Commentary

December 5, 2013

A 10 year decision

Tags:
Commentary by Airman 1st Class C. Massey
355th Fighter Wing Public Affairs
Commentary_pict
Airman 1st Class Chris Massey holds his son, Mason, while hugging his wife, Sarah after an Air Force basic military training graduation at Lackland Air Force Base, Texas, Feb. 28, 2013. Massey arrived at BMT 26 days before his 28th birthday and believes that age doesn’t define a person, rank or position because everyone who has joined the military committed to serve our country.

When most people decide to join the military, it’s usually right after high school. They don’t seriously consider joining active duty military at 27 years of age.

As someone who arrived at basic military training 26 days before his 28th birthday, I know all too well that there are reasons for joining ten years later than most.

When I was 17, I visited U.S. Army and Air Force recruiters. Quickly, I decided on the Air Force, as my grandfather, stepfather and cousin had done before me, with my parents’ blessing.

I proceeded to take the Armed Services Vocational Aptitude Battery test and scored well enough to impress the recruiter. All that was left was signing my name and swearing in.

I had a moment of doubt that made me question whether or not I was ready. “Why was I joining? What have I done with my life up to this point? What are my other options? Am I ready for this commitment?” I asked myself these questions over and over.

The doubt was too much to ignore so I called the disappointed recruiter to tell him that I had changed my mind.

As each year passed, I wondered, “What if I had joined?” and “Is now the time?”

Over the next 10 years, I married the love of my life and had a healthy baby boy. I had been working the same job for eight years with no chance of advancement and my options in the job market without a degree seemed bleak.

At 27-years old, I had to wonder if it was too late.

I contacted the local recruiter and the first question I asked him about was the age limit for joining active duty. Upon hearing that I only had four months left on the clock, I knew I had a decision to make. It was now or never.

I chose now.

Now 11 months into my military career, I am a 28-year-old airman first class, making me as much as 10 years older than my peers. This will remain a fact for the rest of my military career.

In my opinion, age does not define a person, rank or position because all of us committed to serve our country. We were all taught the same core values and are held to the same standards.

The extra years of personal life experience should be an advantage for me because I feel like I may be better prepared to handle many different situations.




All of this week's top headlines to your email every Friday.


 
 

 
(U.S. Air Force Photo by Airman 1st Class Chris Massey)

9/11 Tower Challenge held at UofA

The Never Forgotten 9/11 Tower Challenge was held at the University of Arizona Football Stadium on Sept. 11. Approximately 350 participants, including personnel from D-M, attempted the challenge of climbing 2,071 stairs. This f...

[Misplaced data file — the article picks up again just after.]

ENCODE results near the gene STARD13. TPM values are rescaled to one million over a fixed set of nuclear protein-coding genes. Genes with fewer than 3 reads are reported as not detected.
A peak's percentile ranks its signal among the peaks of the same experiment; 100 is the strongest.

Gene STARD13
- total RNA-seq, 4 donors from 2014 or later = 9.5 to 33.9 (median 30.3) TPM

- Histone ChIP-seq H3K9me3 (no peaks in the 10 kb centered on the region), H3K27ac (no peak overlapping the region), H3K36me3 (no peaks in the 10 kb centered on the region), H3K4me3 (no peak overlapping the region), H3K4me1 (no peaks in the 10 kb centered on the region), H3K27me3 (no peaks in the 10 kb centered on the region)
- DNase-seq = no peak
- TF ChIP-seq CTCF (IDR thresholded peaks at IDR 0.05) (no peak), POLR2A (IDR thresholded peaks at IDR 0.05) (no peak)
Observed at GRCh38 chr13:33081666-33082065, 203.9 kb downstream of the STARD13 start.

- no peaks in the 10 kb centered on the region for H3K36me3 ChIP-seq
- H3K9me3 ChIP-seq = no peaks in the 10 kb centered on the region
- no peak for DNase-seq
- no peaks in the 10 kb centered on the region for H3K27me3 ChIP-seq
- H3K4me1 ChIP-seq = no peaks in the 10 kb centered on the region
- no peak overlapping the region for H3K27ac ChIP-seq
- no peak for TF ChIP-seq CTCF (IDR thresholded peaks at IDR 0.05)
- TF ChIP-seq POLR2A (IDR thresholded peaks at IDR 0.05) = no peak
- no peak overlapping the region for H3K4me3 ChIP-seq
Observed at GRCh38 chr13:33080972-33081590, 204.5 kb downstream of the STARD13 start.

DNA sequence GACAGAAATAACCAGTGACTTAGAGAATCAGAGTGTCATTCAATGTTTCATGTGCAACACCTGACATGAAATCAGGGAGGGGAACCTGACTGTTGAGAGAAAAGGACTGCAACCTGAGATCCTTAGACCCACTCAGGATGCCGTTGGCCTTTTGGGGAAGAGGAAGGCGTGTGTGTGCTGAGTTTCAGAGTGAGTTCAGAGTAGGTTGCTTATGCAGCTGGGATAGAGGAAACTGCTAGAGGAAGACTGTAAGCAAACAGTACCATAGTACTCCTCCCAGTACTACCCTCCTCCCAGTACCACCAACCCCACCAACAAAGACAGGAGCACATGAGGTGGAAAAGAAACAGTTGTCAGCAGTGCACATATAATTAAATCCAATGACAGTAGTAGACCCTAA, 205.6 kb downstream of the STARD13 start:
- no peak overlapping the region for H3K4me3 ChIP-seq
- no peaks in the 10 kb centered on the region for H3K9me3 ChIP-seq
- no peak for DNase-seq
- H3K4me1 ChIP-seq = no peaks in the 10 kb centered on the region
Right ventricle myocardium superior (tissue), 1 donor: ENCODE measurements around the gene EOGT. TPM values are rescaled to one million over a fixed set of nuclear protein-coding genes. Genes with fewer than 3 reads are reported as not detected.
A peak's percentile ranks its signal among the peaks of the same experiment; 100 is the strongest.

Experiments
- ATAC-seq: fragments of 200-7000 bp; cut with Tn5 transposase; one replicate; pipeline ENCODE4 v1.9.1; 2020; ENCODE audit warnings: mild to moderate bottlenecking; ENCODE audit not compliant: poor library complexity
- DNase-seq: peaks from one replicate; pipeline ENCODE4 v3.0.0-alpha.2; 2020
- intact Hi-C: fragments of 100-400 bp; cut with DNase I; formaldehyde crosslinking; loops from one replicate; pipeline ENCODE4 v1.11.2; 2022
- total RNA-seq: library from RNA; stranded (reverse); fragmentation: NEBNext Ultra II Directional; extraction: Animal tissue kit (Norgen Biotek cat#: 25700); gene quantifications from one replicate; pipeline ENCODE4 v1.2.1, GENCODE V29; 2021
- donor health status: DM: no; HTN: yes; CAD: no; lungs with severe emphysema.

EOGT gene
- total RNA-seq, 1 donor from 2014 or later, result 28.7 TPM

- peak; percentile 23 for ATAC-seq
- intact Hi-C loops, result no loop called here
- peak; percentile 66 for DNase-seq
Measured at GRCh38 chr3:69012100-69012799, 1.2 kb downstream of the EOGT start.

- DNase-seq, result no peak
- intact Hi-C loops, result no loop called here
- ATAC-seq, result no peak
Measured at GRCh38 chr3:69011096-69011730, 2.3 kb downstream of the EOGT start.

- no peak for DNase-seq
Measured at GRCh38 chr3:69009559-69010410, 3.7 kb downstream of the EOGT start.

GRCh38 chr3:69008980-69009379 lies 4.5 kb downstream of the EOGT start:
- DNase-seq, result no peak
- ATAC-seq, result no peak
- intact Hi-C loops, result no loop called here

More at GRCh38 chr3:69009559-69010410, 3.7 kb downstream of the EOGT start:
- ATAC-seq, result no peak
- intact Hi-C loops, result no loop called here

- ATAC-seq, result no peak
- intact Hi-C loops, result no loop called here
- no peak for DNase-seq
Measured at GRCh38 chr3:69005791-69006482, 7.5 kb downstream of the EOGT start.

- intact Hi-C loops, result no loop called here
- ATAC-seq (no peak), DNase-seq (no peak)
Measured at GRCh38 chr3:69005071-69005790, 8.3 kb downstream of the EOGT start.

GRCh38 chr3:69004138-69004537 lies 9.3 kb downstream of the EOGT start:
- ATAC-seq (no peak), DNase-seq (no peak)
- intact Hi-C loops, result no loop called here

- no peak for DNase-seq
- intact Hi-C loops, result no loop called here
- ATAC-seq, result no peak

Core elements work together

LUKE AIR FORCE BASE, Ariz. — The Air Force has built a suicide prevention program based on 11 overlapping core elements that stress community involvement and leadership in the prevention of suicides in the military: Leadership involvement — Air Force leaders actively support the entire spectrum of suicide prevention initiatives in the community. Addressing suicide...
 
 

Keep sports safe

LUKE AIR FORCE BASE, Ariz. — Playing sports is fun and it helps people keep in shape and relieve stress. However, if one is not careful, playing sports can result in injuries that keep Airmen on the sideline and out of work. “The main cause of sports-related injuries is over aggressive play and people going...
 

 
DoD

Ice bucket challenge – What does DOD say?

LUKE AIR FORCE BASE, Ariz. — If you have been following social media lately, you’ve seen the ALS Ice Bucket Challenge all over your newsfeed and Instagram. This has become an internet phenomenon in which people get doused with ice water to raise money to combat Amyotrophic Lateral Sclerosis, also known as Lou Gehrig’s disease....
 
 

Air Force Enlisted Village: Not just a place to live, a place to call home

I first visited the Air Force Enlisted Village as a young first sergeant in 2009, when I was stationed at Tyndall Air Force Base, Florida. I went to visit with the Tyndall Active Airmen’s Association, Tyndall’s E-1 to E-4 Professional Association, and was amazed at what I saw. This was also the first time I...
 
 

Advise Airmen of rights before asking questions

LUKE AIR FORCE BASE, Ariz. — Every day supervisors are faced with challenging scenarios and situations that require them to engage in efforts to help their Airmen. When this engagement is due to a negative act such as theft, damage to property or other possible legal violations, we must resist the instinct to question them...
 




0 Comments


Be the first to comment!


Leave a Reply

Your email address will not be published. Required fields are marked *

You may use these HTML tags and attributes: <a href="" title=""> <abbr title=""> <acronym title=""> <b> <blockquote cite=""> <cite> <code> <del datetime=""> <em> <i> <q cite=""> <strike> <strong>


Directory powered by Business Directory Plugin